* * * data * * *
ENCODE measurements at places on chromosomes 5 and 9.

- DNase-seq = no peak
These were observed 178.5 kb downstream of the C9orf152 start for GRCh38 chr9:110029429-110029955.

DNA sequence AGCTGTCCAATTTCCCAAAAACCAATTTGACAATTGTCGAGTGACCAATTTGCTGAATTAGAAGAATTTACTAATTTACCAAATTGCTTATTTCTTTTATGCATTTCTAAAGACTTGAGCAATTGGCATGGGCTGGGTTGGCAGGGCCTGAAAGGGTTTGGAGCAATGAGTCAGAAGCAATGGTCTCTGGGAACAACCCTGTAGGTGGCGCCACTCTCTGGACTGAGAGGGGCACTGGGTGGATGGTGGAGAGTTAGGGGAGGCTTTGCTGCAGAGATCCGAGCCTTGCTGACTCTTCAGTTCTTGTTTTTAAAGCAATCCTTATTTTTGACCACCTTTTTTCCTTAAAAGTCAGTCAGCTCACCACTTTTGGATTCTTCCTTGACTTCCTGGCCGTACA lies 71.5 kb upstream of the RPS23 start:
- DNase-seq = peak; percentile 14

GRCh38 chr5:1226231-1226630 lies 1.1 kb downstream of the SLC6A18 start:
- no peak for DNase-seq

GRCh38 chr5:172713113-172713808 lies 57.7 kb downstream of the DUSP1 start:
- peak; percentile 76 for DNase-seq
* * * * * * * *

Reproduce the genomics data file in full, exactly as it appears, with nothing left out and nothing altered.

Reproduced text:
ENCODE measurements at places on chromosomes 5 and 9.

- DNase-seq = no peak
These were observed 178.5 kb downstream of the C9orf152 start for GRCh38 chr9:110029429-110029955.

DNA sequence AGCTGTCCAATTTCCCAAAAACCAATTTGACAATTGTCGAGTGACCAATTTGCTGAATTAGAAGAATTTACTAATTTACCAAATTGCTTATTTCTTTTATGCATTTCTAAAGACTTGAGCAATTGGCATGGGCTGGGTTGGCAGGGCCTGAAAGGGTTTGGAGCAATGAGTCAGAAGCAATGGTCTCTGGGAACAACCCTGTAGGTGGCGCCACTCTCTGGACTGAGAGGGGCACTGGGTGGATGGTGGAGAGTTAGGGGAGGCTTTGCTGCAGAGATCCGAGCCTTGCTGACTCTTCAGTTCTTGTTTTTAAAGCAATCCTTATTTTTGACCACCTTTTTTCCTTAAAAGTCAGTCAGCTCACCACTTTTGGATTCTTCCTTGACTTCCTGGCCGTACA lies 71.5 kb upstream of the RPS23 start:
- DNase-seq = peak; percentile 14

GRCh38 chr5:1226231-1226630 lies 1.1 kb downstream of the SLC6A18 start:
- no peak for DNase-seq

GRCh38 chr5:172713113-172713808 lies 57.7 kb downstream of the DUSP1 start:
- peak; percentile 76 for DNase-seq